Menstruation is the most dreaded time for adolescent girls and women in poor communities such as those in Mbando village, Machinga District, Malawi, where Abundance works. Why is such a natural health cycle, so difficult for them? The girls describe it as a time of anxiety and worry.

“When I get periods, I use pieces of cloth and am worried that it will fall off when I walk. That would be so shameful! So I don’t go to school those days. Also, it is difficult to sit on the floor while having periods, as our school does not have desks and chairs and we sit on the classroom floor.”

-A girl in Chirimba Secondary school, Mbando village.

Our rapid assessment in the village revealed that lack of access to and inability to afford proper sanitary napkins, caused the girls to resort to poor menstrual hygiene practises. Only three out of 53 girls surveyed at Mbando village have ever used proper sanitary pads. Lead by Abundance Director Ruth Mumba and her team, a one day training workshop (22 July 2017) was held at Mbando village on production of reusable sanitary napkins. The training was in response to a request from mothers in the village, who were concerned about young girls’ menstrual hygiene and related impacts.

Abundance Menstrual Hygiene Training

Grace Moyo began the training by first removing the “social stigma” on menstruation. “It is healthy to menstruate and you should not be ashamed of it. If you are a girl, you will menstruate”, she told the girls. She reiterated that being teased by their peers should not let them down, in fact, menstruation should be viewed as a sign that they are fit. Reusable sanitary napkins are made from used cloth and shaped like proper sanitary pads, but have an addition of buttons on the sides to secure them. Thus the worry that the cloth may fall off is no longer there and this gives confidence to the girls. Furthermore, the pads are something the girls can make on their own with a little training. They can be washed and reused, thus being an inexpensive and sustainable solution.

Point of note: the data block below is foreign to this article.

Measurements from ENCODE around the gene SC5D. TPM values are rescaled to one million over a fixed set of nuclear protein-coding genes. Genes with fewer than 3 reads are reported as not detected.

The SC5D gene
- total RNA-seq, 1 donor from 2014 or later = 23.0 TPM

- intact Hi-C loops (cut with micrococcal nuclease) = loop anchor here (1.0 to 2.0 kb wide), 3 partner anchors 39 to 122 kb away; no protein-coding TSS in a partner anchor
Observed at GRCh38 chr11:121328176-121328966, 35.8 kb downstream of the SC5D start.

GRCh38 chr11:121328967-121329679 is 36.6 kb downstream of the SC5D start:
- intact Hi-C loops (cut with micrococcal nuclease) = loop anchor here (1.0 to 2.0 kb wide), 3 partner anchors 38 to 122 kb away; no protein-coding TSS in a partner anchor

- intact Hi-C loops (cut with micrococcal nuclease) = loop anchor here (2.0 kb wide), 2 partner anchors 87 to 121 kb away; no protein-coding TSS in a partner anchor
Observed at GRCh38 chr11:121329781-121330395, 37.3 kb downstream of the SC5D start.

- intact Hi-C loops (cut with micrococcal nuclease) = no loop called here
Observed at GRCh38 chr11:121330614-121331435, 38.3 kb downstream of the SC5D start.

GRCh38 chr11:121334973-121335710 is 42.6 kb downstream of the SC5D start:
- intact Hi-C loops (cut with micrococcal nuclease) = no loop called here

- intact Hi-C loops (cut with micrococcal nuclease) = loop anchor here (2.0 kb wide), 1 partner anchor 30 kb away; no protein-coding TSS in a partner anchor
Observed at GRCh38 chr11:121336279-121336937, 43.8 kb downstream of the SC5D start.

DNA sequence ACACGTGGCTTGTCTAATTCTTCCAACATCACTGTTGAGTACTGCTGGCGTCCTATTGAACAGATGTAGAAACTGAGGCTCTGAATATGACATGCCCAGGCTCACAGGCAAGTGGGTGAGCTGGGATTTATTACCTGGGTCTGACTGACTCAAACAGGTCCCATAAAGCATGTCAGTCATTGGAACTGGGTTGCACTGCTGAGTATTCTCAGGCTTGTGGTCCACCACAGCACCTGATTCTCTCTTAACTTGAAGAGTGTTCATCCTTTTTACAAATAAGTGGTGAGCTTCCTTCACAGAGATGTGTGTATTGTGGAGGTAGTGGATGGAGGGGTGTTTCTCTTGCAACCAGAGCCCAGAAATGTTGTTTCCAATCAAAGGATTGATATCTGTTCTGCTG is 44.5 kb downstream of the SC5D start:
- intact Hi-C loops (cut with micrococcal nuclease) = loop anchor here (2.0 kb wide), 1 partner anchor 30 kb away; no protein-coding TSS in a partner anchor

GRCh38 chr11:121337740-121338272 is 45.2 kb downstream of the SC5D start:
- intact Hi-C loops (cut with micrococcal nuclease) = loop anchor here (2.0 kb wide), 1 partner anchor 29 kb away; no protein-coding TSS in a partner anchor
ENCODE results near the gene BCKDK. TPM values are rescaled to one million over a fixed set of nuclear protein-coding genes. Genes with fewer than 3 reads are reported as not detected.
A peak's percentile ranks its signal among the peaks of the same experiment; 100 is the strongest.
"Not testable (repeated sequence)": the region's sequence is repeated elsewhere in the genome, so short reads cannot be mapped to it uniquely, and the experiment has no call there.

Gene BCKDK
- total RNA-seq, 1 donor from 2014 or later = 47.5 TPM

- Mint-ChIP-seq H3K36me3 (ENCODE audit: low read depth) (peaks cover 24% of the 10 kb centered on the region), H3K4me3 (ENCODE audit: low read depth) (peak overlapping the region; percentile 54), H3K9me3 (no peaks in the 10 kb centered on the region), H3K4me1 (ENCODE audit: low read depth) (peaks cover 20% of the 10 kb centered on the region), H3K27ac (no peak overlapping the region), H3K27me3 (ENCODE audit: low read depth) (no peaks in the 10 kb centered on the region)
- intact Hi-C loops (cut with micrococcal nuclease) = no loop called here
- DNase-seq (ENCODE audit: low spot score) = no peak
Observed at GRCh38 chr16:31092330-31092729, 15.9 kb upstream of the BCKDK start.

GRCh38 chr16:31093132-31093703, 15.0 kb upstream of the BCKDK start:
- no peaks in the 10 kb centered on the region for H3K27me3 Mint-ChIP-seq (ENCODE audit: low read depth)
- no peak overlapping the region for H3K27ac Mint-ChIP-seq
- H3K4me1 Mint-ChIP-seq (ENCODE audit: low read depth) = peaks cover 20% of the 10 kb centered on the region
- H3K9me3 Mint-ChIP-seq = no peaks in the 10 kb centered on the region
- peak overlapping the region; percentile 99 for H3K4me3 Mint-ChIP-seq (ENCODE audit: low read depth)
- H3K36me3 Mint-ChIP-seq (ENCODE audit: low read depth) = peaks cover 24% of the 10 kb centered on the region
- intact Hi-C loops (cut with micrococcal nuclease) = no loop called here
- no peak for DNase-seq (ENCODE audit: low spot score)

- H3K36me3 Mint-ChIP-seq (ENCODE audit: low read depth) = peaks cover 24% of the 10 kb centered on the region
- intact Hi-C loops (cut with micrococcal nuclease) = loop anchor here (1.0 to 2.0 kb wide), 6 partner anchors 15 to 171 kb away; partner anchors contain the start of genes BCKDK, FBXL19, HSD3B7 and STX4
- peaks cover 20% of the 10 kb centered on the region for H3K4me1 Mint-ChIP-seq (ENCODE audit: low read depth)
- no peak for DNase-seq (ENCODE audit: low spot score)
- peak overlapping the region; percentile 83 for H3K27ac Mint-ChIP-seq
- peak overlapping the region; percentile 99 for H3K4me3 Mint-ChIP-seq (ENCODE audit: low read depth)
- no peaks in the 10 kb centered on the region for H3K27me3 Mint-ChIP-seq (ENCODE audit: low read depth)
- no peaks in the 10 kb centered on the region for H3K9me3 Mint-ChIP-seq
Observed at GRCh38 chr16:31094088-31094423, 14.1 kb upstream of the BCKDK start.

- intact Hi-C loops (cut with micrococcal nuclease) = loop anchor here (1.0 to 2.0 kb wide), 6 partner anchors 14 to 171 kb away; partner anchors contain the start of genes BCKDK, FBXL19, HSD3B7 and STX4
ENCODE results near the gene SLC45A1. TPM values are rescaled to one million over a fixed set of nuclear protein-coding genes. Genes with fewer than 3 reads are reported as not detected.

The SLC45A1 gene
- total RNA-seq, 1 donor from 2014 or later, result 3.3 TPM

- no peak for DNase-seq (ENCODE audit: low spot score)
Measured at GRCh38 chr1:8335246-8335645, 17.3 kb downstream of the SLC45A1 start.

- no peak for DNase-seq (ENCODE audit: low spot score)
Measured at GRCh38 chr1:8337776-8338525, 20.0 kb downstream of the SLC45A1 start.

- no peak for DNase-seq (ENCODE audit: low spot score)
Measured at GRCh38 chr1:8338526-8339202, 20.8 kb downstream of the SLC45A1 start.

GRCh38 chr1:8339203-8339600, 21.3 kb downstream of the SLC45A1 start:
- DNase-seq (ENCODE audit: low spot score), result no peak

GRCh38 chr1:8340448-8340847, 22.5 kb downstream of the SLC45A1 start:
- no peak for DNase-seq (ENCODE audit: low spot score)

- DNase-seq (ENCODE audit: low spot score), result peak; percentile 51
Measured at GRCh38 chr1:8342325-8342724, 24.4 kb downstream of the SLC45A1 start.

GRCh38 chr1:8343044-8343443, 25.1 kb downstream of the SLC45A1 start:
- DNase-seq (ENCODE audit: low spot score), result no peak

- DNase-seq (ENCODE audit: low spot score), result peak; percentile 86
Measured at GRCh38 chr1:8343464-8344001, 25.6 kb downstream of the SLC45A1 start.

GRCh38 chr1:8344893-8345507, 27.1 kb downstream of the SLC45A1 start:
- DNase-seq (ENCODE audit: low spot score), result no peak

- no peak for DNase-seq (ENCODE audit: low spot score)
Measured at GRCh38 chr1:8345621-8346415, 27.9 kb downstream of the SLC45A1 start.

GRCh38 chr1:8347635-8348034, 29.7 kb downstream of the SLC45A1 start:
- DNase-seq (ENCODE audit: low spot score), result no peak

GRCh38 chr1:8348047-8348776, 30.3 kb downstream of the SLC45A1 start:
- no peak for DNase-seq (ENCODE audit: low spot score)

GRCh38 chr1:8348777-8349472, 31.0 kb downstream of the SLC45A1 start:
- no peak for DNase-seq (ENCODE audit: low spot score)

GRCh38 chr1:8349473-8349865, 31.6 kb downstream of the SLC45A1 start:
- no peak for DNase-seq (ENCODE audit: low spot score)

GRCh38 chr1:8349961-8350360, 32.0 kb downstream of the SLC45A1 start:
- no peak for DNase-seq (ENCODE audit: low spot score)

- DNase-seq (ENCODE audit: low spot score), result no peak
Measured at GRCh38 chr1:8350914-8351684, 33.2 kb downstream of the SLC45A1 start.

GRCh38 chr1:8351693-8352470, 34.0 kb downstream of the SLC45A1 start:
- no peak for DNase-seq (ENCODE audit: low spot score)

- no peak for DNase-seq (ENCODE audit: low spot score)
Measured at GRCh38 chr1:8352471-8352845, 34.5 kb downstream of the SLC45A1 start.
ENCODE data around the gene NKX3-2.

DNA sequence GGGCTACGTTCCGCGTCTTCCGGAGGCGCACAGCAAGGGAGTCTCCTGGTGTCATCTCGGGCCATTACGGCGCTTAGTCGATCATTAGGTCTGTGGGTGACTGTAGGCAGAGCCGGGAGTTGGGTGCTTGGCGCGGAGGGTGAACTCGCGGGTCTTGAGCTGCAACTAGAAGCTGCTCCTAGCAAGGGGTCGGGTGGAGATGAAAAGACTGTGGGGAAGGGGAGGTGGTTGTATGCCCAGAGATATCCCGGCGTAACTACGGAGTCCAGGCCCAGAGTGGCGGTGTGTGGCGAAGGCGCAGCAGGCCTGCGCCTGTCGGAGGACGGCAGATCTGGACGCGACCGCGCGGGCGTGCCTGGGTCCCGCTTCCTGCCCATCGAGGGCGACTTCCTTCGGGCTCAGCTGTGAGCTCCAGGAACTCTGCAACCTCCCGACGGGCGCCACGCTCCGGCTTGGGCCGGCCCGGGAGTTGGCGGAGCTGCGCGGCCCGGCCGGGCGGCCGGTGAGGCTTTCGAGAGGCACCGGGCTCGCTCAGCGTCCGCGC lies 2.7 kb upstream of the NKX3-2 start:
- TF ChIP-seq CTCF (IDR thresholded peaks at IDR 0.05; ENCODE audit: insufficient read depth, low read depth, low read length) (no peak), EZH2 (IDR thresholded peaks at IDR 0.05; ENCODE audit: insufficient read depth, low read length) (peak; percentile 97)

In the large classroom of Mbando village’s Community Based Child Care Centre, girls grouped themselves into groups of 6 and began making the pads with help from Ruth Mumba and Grace Moyo. Used cloth was sourced by Ruth from the local markets and sewing kits were purchased which was distributed to each group. Every girl got a small sewing pack which she could take home with her and continue making pads at her home. Care was taken to include aspects of washing pads with soap and drying them thoroughly before use, in the training.